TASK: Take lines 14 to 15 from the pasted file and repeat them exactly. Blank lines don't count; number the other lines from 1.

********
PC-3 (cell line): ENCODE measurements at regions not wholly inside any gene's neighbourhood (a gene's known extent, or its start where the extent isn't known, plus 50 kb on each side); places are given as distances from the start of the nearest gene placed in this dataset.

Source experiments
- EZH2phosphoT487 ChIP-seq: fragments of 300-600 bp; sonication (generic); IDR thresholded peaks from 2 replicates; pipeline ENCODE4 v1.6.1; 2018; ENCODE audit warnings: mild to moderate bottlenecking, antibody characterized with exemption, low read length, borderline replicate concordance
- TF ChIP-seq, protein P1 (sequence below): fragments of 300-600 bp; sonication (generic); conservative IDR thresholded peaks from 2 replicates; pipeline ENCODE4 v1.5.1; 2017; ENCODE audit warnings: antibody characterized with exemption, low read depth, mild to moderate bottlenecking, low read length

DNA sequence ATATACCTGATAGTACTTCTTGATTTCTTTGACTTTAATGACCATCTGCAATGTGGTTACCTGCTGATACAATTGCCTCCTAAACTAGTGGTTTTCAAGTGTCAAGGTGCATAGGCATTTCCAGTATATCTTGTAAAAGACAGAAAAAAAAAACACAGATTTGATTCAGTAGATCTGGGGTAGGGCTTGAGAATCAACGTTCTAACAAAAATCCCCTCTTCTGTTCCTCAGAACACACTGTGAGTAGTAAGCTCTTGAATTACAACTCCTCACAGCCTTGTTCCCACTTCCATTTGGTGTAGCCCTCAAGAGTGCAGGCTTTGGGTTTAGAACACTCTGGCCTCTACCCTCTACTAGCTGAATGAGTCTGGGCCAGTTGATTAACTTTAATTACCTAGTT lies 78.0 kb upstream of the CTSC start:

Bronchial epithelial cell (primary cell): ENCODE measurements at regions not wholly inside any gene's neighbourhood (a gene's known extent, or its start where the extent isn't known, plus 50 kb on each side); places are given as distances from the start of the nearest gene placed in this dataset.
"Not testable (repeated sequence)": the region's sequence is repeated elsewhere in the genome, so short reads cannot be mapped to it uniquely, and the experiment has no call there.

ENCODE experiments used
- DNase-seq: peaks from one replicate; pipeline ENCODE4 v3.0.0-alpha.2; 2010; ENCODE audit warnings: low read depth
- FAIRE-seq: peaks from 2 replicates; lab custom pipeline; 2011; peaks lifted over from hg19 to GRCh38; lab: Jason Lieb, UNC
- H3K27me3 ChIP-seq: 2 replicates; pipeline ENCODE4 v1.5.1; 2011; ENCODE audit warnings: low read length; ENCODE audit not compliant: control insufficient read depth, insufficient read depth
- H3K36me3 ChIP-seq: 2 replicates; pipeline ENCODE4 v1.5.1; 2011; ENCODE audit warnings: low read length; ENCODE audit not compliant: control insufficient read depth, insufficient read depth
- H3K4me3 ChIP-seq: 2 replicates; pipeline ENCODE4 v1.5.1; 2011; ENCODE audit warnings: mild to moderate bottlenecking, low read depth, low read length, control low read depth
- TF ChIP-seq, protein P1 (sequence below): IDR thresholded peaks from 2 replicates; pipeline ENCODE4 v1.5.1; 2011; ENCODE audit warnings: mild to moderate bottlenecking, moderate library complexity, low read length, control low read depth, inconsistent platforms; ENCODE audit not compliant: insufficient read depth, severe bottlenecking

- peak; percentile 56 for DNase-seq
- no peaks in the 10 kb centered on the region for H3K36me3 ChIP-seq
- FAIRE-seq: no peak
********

- TF ChIP-seq, protein P1 (sequence below): IDR thresholded peaks from 2 replicates; pipeline ENCODE4 v1.5.1; 2011; ENCODE audit warnings: mild to moderate bottlenecking, moderate library complexity, low read length, control low read depth, inconsistent platforms; ENCODE audit not compliant: insufficient read depth, severe bottlenecking

- peak; percentile 56 for DNase-seq